other peoples of the French resampled encountered them of their loved or hated they just go on being themselves. And what about the English edition I would think suffer from the same sort of consciousness if anything even more so than Americans. She isn't into sex and Trey wouldn't you think that it comes from the fact that. So much of the world speaks the same language speaks English a lot obviously huge differences between Australia New Zealand United States Great Britain and so forth and that if you live in India there's going to be conscious mention also from relation to the others I think that's one thing that is the French speak French with an engine. They know you know six and a thing I would think so I would think though that the British were the least self-conscious at least I think you would find the Americans and the Canadians the Australians in relation to the British are always a little bit afraid that they are behaving the way they ought to. What you're saying that Mr. Lyons is that this goes with new societies new and yes possibly it also goes from a long history of being told how we ought to behave by it by the British our elders and
betters. Yes this began of course probably began the 18th century but certainly began in the 19th and the great stream of British and English travellers came across over here went through as much of the country they could and home wrote a book about it. While the one of the best known ones was Mrs. Trollope's domestic matters the Americans that came out all but when she was here in twenty eight I think eight hundred twenty eight came out about thirty one you know he was one of the earliest and of course her view of us was thought to be a highly unflattering and how we react then we were absolutely furious and bought her book by the millions not millions of course we weren't millions that but it was one of the great bestsellers of the early 19th century both here and in England in the course of still reading quoted all the time she was born in other words if she didn't originate this and I'm not sure that she did a great volume of literature of examination of American society American character I would think mostly written by foreigners before the turn of the century with mostly foreign travel. But beginning to think it just pumped up because the British living in Great Britain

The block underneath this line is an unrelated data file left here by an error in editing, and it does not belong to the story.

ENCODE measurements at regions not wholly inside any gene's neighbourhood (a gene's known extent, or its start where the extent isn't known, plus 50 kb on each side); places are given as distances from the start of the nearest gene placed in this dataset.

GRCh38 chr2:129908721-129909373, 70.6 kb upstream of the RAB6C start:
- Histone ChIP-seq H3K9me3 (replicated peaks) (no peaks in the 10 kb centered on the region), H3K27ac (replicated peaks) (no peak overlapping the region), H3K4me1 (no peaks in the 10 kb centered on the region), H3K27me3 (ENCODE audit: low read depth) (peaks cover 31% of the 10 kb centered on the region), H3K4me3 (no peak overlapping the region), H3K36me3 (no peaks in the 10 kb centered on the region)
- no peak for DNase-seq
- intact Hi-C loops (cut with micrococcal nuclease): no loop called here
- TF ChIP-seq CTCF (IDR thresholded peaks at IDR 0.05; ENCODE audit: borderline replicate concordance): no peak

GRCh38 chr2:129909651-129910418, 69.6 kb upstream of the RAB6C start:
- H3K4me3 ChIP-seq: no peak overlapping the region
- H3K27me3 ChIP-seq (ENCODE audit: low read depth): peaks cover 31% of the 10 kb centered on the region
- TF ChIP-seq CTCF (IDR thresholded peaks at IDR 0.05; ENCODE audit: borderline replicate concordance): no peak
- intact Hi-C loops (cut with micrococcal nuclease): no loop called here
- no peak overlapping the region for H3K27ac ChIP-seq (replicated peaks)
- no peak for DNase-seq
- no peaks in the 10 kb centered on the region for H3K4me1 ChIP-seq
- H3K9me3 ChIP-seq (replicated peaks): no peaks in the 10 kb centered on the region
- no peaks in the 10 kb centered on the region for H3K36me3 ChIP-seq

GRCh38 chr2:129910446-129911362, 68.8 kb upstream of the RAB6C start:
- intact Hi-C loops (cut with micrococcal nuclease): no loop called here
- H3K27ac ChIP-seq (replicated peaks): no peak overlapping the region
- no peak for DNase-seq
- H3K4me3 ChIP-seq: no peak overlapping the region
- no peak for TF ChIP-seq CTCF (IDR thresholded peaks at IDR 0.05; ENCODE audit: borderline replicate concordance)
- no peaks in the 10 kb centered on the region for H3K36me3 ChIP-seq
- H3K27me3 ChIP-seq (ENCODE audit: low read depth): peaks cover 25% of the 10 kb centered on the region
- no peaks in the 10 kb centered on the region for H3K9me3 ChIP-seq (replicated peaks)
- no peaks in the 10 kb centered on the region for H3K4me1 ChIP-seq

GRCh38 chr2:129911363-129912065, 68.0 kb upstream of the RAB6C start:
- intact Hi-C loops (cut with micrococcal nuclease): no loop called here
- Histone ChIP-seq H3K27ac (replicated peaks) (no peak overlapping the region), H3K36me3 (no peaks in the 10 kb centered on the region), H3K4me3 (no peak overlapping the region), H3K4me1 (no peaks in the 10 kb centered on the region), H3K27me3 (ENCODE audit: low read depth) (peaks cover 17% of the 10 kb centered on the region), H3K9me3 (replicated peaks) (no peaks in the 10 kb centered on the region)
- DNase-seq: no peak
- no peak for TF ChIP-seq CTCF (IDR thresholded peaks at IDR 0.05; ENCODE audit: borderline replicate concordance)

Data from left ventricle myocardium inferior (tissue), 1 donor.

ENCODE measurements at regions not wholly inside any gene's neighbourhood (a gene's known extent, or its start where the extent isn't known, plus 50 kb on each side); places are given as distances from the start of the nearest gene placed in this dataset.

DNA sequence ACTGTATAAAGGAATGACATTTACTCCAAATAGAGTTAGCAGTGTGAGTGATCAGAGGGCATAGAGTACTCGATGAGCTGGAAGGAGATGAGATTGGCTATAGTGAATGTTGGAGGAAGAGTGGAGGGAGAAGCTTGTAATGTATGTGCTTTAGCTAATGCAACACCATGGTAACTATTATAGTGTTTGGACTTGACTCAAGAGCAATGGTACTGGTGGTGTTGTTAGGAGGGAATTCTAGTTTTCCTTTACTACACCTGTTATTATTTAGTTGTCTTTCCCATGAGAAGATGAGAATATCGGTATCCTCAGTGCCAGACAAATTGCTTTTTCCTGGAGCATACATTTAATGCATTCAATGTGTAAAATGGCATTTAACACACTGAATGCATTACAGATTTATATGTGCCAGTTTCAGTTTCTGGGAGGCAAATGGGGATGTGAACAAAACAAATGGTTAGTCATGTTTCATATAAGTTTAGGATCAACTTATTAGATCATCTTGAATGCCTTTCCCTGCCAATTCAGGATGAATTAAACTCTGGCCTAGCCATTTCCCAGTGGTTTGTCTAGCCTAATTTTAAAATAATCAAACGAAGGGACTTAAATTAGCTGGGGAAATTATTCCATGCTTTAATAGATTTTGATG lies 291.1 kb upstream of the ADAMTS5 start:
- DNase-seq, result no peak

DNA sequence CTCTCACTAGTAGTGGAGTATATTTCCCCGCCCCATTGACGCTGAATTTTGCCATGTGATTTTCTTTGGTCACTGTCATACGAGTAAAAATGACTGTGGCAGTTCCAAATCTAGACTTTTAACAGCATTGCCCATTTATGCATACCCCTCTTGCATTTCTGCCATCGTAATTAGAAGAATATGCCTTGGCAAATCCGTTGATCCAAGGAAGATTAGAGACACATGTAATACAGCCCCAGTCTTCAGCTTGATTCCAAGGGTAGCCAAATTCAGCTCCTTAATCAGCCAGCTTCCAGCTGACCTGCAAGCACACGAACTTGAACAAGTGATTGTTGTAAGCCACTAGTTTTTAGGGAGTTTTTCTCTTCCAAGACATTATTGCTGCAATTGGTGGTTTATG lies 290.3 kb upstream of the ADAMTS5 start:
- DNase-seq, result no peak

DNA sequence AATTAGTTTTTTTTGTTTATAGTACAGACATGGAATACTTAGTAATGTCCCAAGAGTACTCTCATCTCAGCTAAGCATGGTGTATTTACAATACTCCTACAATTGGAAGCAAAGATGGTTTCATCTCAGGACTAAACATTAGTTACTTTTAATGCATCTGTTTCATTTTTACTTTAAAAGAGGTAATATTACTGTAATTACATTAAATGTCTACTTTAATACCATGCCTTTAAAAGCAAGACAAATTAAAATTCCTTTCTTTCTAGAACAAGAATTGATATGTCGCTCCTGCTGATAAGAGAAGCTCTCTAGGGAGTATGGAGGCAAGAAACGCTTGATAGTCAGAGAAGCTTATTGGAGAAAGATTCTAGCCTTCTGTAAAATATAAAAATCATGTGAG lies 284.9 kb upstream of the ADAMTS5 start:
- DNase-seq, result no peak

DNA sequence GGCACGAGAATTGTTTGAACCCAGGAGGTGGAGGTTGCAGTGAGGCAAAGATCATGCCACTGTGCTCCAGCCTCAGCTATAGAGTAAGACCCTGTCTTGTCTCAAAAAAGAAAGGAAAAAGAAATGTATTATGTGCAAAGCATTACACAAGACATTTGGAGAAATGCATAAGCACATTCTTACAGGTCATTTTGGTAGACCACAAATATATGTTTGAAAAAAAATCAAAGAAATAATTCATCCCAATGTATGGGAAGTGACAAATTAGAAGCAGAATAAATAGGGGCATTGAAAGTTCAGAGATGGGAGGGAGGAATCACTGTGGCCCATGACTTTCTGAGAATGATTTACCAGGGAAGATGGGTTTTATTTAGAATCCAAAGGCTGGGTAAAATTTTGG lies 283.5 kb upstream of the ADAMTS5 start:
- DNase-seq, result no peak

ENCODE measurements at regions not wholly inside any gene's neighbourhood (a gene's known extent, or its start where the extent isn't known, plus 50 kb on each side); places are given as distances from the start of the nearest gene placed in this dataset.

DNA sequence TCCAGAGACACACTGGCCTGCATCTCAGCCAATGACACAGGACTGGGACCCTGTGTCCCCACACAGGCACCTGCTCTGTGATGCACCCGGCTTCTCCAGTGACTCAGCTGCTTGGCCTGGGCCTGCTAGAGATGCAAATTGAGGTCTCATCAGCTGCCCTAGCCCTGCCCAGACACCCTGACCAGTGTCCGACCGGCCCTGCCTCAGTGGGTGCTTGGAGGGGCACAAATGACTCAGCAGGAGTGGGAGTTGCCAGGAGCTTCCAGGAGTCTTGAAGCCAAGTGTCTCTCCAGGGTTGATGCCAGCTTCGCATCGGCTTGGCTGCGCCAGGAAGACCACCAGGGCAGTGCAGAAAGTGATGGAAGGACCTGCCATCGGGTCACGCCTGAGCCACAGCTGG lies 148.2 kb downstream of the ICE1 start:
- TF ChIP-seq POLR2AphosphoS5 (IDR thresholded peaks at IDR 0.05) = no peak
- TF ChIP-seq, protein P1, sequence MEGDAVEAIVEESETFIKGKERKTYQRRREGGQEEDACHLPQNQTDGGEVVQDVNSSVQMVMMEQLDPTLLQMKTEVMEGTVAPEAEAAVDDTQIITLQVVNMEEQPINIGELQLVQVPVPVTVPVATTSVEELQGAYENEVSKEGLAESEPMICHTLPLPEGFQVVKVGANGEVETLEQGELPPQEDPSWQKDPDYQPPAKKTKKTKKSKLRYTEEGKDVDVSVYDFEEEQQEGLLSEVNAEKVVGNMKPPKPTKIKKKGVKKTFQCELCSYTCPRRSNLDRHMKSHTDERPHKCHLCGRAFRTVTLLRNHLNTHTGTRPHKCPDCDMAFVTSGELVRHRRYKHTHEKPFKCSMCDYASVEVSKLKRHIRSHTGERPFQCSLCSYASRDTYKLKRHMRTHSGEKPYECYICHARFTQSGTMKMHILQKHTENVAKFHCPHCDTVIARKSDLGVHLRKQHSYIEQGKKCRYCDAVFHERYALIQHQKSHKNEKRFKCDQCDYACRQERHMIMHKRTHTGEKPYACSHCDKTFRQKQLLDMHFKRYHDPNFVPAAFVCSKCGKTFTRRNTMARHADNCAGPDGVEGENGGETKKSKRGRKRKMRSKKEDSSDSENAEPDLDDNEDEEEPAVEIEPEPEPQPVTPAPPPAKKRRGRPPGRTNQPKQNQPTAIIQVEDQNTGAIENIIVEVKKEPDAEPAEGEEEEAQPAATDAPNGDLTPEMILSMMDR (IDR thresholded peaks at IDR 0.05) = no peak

think of themselves up to about a hundred or so anyway as the center of the British speaking the English speaking world and then you could stand it out in the world of English speakers and therefore I mean other people and if they slipped up. I mean about 50 years have to stop and as Americans and everybody else one of the things about about Mrs. trollops and the Harriet Martineau and Captain Marriott and those people who were here in the early part of the of the century was that they were looking on us as a society which was. A society based on and the egalitarianism which I found very odd indeed misses trollop made it quite clear she thought that if we just give up all this nonsense about equality would be really rather nice people and probably would behave ourselves rather better than we did in her. Her view was very middle class kind of morality and kind of manners. But we were looked at with more of a nick as a social political